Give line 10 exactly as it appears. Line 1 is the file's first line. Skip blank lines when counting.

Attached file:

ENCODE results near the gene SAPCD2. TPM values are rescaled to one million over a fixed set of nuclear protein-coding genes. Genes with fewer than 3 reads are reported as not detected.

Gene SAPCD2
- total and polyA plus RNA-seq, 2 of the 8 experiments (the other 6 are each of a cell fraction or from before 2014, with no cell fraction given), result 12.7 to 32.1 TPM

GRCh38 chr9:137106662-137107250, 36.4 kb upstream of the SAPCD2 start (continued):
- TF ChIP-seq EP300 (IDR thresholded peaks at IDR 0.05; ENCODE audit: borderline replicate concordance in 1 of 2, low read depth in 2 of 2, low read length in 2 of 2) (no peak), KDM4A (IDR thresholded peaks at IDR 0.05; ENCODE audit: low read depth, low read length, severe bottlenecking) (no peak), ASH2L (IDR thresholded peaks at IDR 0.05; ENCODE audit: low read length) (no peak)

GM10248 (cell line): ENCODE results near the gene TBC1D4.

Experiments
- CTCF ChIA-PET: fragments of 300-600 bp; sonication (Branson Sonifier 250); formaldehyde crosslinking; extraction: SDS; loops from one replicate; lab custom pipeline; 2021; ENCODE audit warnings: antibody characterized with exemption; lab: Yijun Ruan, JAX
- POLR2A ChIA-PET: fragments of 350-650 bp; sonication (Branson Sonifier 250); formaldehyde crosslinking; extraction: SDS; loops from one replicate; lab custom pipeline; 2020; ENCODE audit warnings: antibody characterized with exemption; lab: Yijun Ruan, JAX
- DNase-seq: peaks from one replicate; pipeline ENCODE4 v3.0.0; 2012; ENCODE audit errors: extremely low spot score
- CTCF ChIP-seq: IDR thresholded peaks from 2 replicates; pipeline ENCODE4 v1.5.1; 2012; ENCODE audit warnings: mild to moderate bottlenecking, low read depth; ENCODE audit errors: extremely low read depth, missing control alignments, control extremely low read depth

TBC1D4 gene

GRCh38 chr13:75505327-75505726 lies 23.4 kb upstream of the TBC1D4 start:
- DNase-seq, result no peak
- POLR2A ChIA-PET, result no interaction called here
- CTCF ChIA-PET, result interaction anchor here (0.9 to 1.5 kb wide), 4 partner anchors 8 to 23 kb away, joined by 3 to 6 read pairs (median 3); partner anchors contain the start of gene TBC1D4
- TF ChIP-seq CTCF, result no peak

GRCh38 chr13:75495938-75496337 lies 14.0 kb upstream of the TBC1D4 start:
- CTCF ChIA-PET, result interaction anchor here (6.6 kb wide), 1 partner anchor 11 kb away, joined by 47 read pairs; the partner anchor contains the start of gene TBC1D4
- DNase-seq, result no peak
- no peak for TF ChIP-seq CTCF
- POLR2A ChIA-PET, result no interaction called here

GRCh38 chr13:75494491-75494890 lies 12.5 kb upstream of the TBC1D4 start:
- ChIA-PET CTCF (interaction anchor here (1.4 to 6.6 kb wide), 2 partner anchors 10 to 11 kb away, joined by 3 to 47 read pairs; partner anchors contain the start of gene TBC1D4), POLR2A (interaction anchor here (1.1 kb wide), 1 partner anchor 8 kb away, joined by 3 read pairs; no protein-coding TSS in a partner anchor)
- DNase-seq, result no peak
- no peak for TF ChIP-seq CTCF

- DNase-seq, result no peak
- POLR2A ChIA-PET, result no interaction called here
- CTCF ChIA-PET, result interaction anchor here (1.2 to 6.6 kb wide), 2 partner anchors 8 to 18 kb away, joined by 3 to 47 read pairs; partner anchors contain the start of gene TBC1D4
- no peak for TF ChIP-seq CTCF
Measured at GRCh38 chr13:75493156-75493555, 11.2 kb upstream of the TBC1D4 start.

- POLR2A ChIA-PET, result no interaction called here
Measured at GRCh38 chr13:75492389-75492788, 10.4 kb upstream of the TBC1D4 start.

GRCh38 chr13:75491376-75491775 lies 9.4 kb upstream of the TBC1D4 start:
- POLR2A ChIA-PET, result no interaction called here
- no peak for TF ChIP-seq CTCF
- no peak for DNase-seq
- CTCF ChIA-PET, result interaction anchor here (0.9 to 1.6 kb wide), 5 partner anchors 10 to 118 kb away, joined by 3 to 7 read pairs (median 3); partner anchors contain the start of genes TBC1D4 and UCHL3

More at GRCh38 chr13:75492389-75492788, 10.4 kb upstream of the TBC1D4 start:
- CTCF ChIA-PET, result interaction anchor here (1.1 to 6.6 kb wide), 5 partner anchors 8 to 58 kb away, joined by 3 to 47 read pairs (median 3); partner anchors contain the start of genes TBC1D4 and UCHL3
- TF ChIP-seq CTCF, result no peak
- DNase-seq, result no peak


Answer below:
- DNase-seq: peaks from one replicate; pipeline ENCODE4 v3.0.0; 2012; ENCODE audit errors: extremely low spot score